Apple's rumored product designed to compete with the Amazon Echo could come equipped with a camera and facial recognition capabilities, reports CNET. Citing sources with knowledge of Apple's plans, CNET says the device would be "self aware," able to detect the people in the room through facial recognition technology. Once the device determines who is in the room, that information could be used to pull up each person's preferences, "such as the music and lighting they like," allowing for a customized interactive experience for each member of the home. Facial recognition is something Apple has previously expressed interest in, both through patent filings and acquisitions. News of Apple's work on an Amazon Echo competitor first surfaced earlier this week, when The Information reported such a device was under development. The Amazon Echo is an in-home personal assistant device that features a built-in speaker and a robust artificial intelligence system, and a product from Apple would likely be similar, with AI capabilities based on Siri along with its own speaker and microphone. It is not clear what form Apple's in-home hub will take. While The Information's report suggested it was a standalone hardware product, a second report from VentureBeat has said Apple will built the Echo-like features into a next-generation Apple TV. Apple is laying the groundwork for a robust in-home AI-powered product through its work on Siri, and major Siri improvements could come in iOS 10. Apple is said to be preparing to release a Siri SDK, which would make the personal assistant

Apple's Rumored Amazon Echo Competitor Could Be a Next-Generation Apple TV

Earlier this week, The Information said Apple was actively developing an in-home hub that would compete with the Amazon Echo and the Google Home, and now VentureBeat has shared new details on the product and its prospective features. Citing an unnamed source, VentureBeat says rather than developing a new product, Apple could add Echo-like features to a revamped version of the Apple TV. The Amazon Echo, for those unfamiliar, is an in-home personal assistant device with a built-in speaker and a robust AI system. The Echo is able to perform a wide range of functions, from giving weather reports and answering queries to controlling smart home devices. A future version of the Apple TV may gain a dedicated microphone and speaker, along with deeper Siri integration to allow it to function like the Echo. Processing queries and serving up results is said to require additional computing infrastructure, which Apple is working on. It is not clear what extra computing infrastructure is needed as the fourth-generation Apple TV includes the same A8 processor that was used in the iPhone 6 and the iPhone 6 Plus, two devices more than capable of processing Siri inquiries.The company will build on its enhancements to the Apple TV announced last year, which brought the Siri virtual assistant to the set-top box. A new version of the Apple TV will solve problems with the existing box and remote control, a source familiar with the matter claims. "They want Apple TV to be just the hub of everything," the source told VentureBeat.Apple reportedly considered several options, ranging from a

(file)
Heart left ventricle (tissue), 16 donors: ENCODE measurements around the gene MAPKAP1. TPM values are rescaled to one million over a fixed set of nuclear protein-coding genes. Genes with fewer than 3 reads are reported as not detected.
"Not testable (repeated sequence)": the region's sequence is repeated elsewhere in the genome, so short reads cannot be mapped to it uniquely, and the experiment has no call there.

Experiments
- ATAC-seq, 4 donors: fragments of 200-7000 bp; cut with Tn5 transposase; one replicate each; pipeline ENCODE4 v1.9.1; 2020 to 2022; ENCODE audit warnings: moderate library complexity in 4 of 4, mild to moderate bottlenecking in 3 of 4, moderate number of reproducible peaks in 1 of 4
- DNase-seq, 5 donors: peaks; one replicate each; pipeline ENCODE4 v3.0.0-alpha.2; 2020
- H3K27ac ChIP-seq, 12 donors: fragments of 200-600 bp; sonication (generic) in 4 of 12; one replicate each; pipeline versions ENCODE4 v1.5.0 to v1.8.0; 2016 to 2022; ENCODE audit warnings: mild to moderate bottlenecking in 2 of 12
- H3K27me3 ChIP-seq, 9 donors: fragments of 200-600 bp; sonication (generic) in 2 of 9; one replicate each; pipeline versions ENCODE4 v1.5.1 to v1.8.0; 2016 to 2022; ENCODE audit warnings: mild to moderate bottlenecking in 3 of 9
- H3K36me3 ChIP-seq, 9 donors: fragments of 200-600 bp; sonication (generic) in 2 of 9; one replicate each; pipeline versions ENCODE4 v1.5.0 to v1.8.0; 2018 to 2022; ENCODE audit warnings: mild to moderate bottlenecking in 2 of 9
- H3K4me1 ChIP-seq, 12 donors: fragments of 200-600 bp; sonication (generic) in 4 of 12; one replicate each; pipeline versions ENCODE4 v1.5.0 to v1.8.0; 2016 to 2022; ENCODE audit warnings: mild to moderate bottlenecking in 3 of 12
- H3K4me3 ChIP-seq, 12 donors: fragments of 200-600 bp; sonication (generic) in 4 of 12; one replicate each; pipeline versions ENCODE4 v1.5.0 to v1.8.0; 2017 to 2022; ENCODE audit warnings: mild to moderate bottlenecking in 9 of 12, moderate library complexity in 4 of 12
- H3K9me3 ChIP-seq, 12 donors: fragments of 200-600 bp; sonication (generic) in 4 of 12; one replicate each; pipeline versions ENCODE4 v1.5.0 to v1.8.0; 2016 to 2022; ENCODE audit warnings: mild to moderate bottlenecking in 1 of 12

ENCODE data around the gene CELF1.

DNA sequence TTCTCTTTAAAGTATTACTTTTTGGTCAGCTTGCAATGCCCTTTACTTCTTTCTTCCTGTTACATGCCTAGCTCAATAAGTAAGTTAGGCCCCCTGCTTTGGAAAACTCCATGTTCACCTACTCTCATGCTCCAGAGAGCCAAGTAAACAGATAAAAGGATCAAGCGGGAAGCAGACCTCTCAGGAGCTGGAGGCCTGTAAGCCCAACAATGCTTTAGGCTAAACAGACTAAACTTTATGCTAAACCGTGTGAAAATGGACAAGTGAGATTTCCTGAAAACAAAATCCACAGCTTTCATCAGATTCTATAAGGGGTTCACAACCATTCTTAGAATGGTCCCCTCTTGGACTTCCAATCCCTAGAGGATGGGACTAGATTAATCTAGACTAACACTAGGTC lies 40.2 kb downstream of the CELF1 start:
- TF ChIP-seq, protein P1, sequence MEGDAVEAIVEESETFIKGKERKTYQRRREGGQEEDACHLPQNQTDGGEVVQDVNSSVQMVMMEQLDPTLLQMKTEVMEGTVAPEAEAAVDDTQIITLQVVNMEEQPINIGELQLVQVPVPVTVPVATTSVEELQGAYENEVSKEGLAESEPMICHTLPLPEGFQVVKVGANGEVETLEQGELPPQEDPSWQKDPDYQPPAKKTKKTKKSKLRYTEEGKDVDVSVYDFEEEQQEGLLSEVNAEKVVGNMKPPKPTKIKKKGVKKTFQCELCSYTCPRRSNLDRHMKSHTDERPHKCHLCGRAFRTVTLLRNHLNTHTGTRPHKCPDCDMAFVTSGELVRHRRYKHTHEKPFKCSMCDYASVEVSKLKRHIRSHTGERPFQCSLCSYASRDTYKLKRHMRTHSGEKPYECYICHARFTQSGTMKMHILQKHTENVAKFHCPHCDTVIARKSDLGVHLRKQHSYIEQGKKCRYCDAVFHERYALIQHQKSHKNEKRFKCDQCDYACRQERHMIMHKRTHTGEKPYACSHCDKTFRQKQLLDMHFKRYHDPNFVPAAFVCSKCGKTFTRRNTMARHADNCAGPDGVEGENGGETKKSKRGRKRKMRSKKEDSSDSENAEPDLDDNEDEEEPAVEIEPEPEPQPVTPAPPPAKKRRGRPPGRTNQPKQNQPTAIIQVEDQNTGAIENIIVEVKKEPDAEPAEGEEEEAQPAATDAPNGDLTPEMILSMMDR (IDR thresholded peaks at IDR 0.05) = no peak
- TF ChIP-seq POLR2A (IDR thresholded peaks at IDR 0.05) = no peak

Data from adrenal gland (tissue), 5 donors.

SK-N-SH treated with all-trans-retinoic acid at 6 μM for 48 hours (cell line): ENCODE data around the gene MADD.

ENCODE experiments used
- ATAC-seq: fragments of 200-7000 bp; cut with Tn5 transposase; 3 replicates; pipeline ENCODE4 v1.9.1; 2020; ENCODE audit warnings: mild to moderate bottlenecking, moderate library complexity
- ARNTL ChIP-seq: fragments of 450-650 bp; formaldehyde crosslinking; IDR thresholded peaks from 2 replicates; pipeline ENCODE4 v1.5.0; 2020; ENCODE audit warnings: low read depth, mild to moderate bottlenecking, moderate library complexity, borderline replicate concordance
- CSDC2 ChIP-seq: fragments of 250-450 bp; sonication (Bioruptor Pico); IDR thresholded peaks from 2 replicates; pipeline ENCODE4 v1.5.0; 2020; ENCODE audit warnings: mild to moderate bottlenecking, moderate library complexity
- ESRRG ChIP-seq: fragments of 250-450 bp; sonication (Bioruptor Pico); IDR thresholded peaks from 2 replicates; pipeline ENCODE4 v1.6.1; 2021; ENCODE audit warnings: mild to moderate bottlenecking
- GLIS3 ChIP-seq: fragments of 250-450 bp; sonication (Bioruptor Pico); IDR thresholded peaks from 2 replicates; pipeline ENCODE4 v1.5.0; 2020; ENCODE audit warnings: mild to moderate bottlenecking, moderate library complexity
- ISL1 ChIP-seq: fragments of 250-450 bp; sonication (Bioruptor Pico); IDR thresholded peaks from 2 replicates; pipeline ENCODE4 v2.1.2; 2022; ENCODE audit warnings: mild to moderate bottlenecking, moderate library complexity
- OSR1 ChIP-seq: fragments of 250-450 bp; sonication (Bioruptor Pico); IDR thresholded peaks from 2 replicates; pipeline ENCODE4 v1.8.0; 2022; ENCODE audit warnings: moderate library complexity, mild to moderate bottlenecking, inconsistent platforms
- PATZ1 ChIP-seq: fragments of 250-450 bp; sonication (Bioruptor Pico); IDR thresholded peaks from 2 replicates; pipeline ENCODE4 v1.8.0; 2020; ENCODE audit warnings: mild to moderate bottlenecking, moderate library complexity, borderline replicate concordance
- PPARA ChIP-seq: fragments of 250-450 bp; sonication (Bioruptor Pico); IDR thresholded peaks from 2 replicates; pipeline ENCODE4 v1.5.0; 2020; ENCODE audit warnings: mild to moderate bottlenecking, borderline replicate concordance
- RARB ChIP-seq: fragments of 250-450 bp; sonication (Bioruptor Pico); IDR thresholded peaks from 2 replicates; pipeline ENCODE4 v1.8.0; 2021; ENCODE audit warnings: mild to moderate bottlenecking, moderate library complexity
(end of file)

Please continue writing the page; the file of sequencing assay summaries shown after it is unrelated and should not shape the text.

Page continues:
Apple Working on Amazon Echo Competitor, Opening Siri Up to Developers

Apple is actively developing a product that would compete with the Amazon Echo and Google Home, reports The Information. Citing a source with direct knowledge of Apple's plans, the report suggests Apple is working on a Siri-based device that would include a speaker and microphone that could be used for features like listening to music, getting news headlines, and more. In addition to developing such a device, Apple is planning to improve Siri by opening the voice assistant up to outside developers. Apple is said to be preparing to release a Siri software development kit that would allow developers to make their apps and their app content accessible through Siri voice commands. Apple plans to require developers to use the tool responsibly. Opening Siri up to third-party developers will go a long way towards expanding the capabilities of Apple's virtual assistant. Right now, Siri only works with a handful of apps like OpenTable and Yelp, and Apple has been hesitant to develop a Siri API and improve Siri's functionality because of privacy concerns. According to The Information, a Siri SDK could be introduced as soon as WWDC, meaning third-party Siri access would be built into iOS 10 and perhaps OS X 10.12, which is also rumored to be gaining Siri support. Both Amazon and Google have developed robust in-home personal assistant devices built around their respective AI platforms, which Apple hopes to compete with. The products are able to perform a wide range of features, from giving weather reports and answering queries to controlling smart home devices like light

Google Set to Announce Amazon Echo Rival, Codenamed 'Chirp'

Google is working on a standalone hardware device that will integrate the company's search and voice assistant technology, reports Recode. According to sources, the product is said to be similar to Google's smart home enabled OnHub wireless router and is set to compete against the likes of Amazon's Echo. OnHub wireless router (Image: Google) Google declined to comment on the rumor, but the project, said to be known internally as 'Chirp', is expected to be officially announced at next week's Google I/O developer conference, where voice search and intelligent personal assistance are to take center stage alongside the company's latest forays into virtual reality. In 2014, Google acquired connected device company Nest, which reportedly had its own designs for an Echo competitor running Google's search technology, but scrapped the plans because of concerns over consumer privacy. After launching the Echo over a year ago, Amazon announced in March two new additions to its lineup of voice-controlled smart hubs that house the company's personal assistant, Alexa.